Campaign for Labour Party Democracy Agm 23rd February

Campaign for Labour Party Democracy CLPD’s Annual General Meeting will take place at 11.30am (till approx 4.30pm with break for lunch) on Saturday 23 February at Conway Hall, Red Lion Square, in Central London.

This will be CLPD’s 40th AGM and will be opened by Kelvin Hopkins, who is CLPD’s Parliamentary Labour Party liaison officer. The AGM will consider strategy and tactics for increasing Labour Party internal democracy in the forthcoming year, pass resolutions and elect the new executive committee. There will be a Labour Party National Executive Committee (NEC) report from Christine Shawcroft and CLPD secretary Pete Willsman will report on our activities over the past 12 months.

Other speakers include Chris Mullin taking a stroll down CLPD’s memory lane, Ann Pettifor giving economic analysis of the crisis of capitalism and Jon Ashworth MP, recently elected as the member for Leicester South, looking ahead to how Labour can win in 2015. Current issues and resolutions, as well as Party rule change proposals, will be debated with plenty of time for contributions from the floor.

The AGM is open to non CLPD members who can attend as participating observers and you can join on the day.

CLPD was formed in 1973 by a group of rank-and-file activists, with support from about ten Labour MPs. The first President was Frank Allaun. The main motivation for the Campaign was the record of the Labour governments in the sixties and the way that Annual Conference decisions were continually ignored on key domestic and international issues. The immediate cause was Harold Wilson’s outright rejection in 1973 of the proposal to take into public ownership some 25 of the largest manufacturing companies, covering the major sectors of the economy.

CLPD’s first demand was therefore for mandatory reselection of MPs so that they would be under pressure to carry out Conference policies. This demand was achieved in 1979/80 through the overwhelming support of CLPs and several major unions, especially those unions where the demand for reselection was won at their own annual conferences (e.g. TGWU, AUEW, NUPE).

CLPD also sought to make the Leader accountable through election by an electoral college involving MPs, CLPs and TUs. Hitherto Labour leaders were elected by MPs alone. This demand was achieved in January 1981.

CLPD also promoted a range of reforms to give Labour women and black members greater representation within the Party. The main demand for a woman on every parliamentary shortlist was achieved over the period 1986 – 1988.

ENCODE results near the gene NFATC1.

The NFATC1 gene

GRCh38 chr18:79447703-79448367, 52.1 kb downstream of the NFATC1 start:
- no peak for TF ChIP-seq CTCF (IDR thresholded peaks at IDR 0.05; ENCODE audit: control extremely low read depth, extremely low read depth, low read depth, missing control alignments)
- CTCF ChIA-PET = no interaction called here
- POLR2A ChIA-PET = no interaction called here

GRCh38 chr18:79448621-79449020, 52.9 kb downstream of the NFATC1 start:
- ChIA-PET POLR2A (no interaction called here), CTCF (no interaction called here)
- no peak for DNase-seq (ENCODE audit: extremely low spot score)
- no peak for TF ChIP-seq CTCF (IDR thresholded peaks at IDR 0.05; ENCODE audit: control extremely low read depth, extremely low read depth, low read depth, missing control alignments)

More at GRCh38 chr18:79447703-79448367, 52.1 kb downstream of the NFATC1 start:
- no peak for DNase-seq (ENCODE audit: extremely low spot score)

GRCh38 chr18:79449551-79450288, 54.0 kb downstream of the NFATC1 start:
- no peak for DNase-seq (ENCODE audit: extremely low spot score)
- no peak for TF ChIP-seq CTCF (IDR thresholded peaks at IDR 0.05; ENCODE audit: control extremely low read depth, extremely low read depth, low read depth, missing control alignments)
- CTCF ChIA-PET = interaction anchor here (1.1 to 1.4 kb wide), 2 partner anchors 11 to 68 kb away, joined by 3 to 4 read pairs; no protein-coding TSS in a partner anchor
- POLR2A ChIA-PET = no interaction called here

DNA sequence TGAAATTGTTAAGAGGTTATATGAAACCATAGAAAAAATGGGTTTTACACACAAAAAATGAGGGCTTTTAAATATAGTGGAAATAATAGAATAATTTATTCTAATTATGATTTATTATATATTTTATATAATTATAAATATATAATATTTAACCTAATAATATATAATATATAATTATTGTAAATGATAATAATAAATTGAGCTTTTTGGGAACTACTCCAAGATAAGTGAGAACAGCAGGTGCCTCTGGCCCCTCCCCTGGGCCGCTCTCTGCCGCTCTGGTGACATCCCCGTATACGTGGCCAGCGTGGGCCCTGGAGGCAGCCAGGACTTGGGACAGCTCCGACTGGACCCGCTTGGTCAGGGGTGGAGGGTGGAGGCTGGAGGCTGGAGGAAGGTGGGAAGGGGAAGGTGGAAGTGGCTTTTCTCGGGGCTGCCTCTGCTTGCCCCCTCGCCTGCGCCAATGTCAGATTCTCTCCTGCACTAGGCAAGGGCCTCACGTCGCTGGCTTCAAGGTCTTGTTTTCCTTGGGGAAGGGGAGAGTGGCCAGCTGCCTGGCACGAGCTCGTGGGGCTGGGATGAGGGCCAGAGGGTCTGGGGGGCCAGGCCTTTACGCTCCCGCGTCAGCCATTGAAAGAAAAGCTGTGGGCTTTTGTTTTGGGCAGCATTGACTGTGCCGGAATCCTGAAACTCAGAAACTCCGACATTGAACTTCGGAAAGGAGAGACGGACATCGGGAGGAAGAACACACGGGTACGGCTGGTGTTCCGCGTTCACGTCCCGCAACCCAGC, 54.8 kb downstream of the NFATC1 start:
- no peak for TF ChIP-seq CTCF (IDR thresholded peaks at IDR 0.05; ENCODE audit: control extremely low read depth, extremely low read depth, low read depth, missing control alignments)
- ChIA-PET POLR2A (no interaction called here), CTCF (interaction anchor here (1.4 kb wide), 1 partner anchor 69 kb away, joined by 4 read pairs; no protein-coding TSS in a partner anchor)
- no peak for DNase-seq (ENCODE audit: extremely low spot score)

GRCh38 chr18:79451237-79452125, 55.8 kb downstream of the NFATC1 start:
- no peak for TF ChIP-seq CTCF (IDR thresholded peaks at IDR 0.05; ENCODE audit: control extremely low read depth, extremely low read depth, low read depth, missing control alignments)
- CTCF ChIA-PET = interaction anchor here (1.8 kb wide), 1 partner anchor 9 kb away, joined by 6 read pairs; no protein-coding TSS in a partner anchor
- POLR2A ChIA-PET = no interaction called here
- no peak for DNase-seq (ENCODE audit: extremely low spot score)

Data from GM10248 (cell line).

In addition CLPD also promotes non-democracy issues, such as the significant extension of public ownership, defending the welfare state and the first-past-the-post electoral system.

The major focus of CLPD’s work in recent years has been to win back power for the rank-and-file, which has been surreptitiously transferred to the centre under the pretext of “modernisation”.

13 comments on “Campaign for Labour Party Democracy Agm 23rd February

  1. campaign for labour party democracy agm 23rd february:
    There will be a Labour Party National Executive Committee (NEC) report from Christine Shawcroft

    Would I be allowed to come along and heckle her on behalf of Labour Briefing (Official)?

    I remember going to a CLPD fringe at Labour’s 2006 conference in Manchester. They did a very good spread, which came in handy when trying to ignore Kelvin Hopkins.

  2. Strategist on said:

    “CLPD also promotes non-democracy issues, such as …defending… the first-past-the-post electoral system.”

    Eh? So it believes in Labour party democracy, but not actually democracy, then?

  3. uncle albert on said:

    Manzil

    Can’t really imagine they’re capable of such self-reflective humour.

    I suspect a motivation even more unacceptable to Labour’s ordinary members – hence the secrecy. They won’t be wanting any internal bust-ups/activist walk-outs/defections in the run-up to Eastleigh. We may have to wait until March for an explanation.

  4. A comment at Left Futures on this:
    “Allegedly the German SPD is trying to found a new International in Rome this May after pulling all its funding from Socintern last year.”

  5. Matty:
    A comment at Left Futures on this:
    “Allegedly the German SPD is trying to found a new International in Rome this May after pulling all its funding from Socintern last year.”

    Oh? That’s intriguing.

    So the SPD has gone all left-happy and will be forming the Committee for a Socialist International, the United Secretariat of the Socialist International, or the Socialist International Tendency?

    Or this is their equivalent of their PSE rebranding and we’re about to see the Progressive International of Socialists and Democrats so that Italian liberals can sign up without feeling unwelcome.

  6. David Ellis on said:

    [Note from tony: "David Ellis", given that you were explicitly told that you are absolutely not welcome here, why do you persist in trying to post here? Doesn't it seem a bit obsessive to you? We don't want you here so please just go away (I changed your posting name to "David Ellis", just so people are clear)]

  7. #12. Ahahahahaha. I swear I didn’t know about that.

    Score! Proof that base cynicism is totally justified! Sozialdemokratische Partei Deutschlands and Partito Democratico hand in hand, the 21st century people’s front.

    Still probably gonna be too left-wing for Progress’ tastes.